|Object Name||Print, Photographic|
|Collection||Staten Island Geographic Collection|
Original B&W print on beige cardboard mount. View of a house in the process of being moved; the house is lifted up off the ground and is supported on large wooden blocks. Men, presumably workers, stand in various locations, all looking toward the camera: two stand in the foreground, 3 stand inside different windows, one stands in the doorway, and others stand in front of the building. Several of the men hold tools. Three people (they appear to be children) look out from one of the top floor windows. The men standing in foreground are in a ditch, with a pile of bricks on the ground. Two other buildings are partially visible at left and right. Handwritten inscription in pen on reverse of mount: "Seidel House / Canal St Stapleton / next to Bakers school." Second inscription on reverse, in pencil: "Heineman".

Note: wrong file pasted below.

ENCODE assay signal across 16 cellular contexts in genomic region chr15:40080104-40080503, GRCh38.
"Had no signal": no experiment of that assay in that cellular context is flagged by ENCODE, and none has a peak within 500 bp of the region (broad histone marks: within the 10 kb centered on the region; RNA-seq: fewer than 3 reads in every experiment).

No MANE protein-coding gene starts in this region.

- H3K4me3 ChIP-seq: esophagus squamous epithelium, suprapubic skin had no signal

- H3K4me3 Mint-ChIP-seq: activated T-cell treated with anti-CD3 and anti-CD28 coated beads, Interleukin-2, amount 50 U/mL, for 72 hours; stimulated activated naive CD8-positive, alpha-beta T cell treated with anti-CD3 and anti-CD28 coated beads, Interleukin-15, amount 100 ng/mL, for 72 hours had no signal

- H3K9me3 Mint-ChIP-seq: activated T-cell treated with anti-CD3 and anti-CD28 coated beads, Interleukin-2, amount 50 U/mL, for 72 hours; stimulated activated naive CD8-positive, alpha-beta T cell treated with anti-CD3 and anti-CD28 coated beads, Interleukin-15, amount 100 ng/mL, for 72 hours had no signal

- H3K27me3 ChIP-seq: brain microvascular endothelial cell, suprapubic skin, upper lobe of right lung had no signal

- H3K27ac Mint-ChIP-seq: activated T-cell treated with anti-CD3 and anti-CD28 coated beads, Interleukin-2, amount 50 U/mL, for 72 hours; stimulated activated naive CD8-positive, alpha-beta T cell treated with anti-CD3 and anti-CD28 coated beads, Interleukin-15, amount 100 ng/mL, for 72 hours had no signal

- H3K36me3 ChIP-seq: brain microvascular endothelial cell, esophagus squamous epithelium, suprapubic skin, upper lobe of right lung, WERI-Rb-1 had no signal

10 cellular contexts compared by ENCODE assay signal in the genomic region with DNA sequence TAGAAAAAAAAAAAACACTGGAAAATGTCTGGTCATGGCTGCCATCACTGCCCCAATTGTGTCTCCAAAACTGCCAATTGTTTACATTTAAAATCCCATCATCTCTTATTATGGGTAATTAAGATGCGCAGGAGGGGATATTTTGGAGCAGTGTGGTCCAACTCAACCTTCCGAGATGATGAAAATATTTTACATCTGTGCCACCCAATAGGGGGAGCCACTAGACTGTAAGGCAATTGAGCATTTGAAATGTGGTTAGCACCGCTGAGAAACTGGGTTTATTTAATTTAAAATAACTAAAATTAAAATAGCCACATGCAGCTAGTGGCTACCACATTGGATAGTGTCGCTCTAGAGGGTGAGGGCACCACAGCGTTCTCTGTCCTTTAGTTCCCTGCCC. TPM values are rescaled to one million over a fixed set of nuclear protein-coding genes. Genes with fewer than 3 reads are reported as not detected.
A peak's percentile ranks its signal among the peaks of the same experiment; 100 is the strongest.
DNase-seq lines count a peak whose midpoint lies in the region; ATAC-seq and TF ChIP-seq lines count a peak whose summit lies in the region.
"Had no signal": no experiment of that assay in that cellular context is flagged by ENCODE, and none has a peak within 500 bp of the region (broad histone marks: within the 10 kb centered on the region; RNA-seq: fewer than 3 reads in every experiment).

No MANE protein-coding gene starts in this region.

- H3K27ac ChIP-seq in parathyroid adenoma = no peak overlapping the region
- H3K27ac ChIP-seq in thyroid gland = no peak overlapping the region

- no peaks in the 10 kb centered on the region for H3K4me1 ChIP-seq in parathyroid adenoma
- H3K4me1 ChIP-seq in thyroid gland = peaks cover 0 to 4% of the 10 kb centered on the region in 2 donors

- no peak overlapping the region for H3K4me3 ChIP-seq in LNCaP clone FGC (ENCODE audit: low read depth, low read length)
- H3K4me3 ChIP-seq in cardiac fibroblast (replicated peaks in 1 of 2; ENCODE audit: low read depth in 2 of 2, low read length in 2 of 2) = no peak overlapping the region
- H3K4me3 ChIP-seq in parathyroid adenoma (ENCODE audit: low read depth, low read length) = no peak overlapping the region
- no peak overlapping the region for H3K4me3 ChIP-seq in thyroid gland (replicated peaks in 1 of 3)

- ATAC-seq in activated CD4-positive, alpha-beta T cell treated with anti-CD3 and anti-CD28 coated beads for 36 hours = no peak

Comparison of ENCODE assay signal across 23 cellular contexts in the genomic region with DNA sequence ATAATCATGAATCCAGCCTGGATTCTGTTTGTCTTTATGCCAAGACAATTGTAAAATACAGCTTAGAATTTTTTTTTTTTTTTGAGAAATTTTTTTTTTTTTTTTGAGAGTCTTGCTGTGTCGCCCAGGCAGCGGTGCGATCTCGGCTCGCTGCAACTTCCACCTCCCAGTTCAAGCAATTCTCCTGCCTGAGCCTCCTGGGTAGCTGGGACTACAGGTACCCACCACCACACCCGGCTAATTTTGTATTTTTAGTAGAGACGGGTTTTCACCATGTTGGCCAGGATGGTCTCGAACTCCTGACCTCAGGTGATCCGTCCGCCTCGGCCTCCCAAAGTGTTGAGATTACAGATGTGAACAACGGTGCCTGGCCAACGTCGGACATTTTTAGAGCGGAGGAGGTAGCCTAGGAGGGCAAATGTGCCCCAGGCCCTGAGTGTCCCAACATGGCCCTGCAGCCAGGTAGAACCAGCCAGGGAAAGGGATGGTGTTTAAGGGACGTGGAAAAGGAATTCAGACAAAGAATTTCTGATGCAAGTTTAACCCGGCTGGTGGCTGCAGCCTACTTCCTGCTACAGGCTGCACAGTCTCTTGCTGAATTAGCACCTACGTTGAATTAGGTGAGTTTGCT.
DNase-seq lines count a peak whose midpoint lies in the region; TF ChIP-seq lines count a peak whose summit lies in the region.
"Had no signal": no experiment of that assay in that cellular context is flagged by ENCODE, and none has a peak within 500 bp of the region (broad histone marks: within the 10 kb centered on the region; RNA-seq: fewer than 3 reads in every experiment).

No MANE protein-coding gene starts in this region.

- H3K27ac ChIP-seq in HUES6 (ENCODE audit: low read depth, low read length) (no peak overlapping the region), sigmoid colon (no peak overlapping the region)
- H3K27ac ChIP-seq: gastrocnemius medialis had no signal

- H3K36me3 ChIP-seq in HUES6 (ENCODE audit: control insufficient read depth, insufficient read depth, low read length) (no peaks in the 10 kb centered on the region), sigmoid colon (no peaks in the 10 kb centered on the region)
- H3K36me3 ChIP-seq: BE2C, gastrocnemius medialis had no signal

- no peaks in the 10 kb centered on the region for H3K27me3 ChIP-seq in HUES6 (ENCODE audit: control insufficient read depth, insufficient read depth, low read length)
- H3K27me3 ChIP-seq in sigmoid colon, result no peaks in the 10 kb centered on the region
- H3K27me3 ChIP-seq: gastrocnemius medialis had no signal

(Keywords: New York)
|Print size||7 x 8.875|
|Ownership and History||
House movers in the 1800s used horses, ropes, rollers, capstans, and block and tackle to move structures. The George Heineman House Moving Company of Stapleton, Staten Island, advertised their services as early as 1868, and remained in business through 1929. George Heineman (ca. 1860-1931) resided in Stapleton with his wife Mary and their two children. His son George worked with him in his house-moving business.
The inscription on the mount for this photo identifies this as the "Seidel house" on Canal Street in Stapleton. There were several people residing in Stapleton with the last name Seidel, so is uncertain who owned this house. It may have belonged to Theodore Seidel, a carpenter, or perhaps it was the home of Charles and Marie Seidel. Charles was a machinist, and Marie operated a dry goods business.
|Lexicon Sub-category||Documentary Artifact|
|Support Acknowledgment||Online Collections Database record made possible by the Staten Island Historical Society, November 2015.|
|Legal Status||Items represented here are from the collections of the Staten Island Historical Society. Materials reproduced for personal non-commercial use must credit the Staten Island Historical Society. Commercial licensing is available.|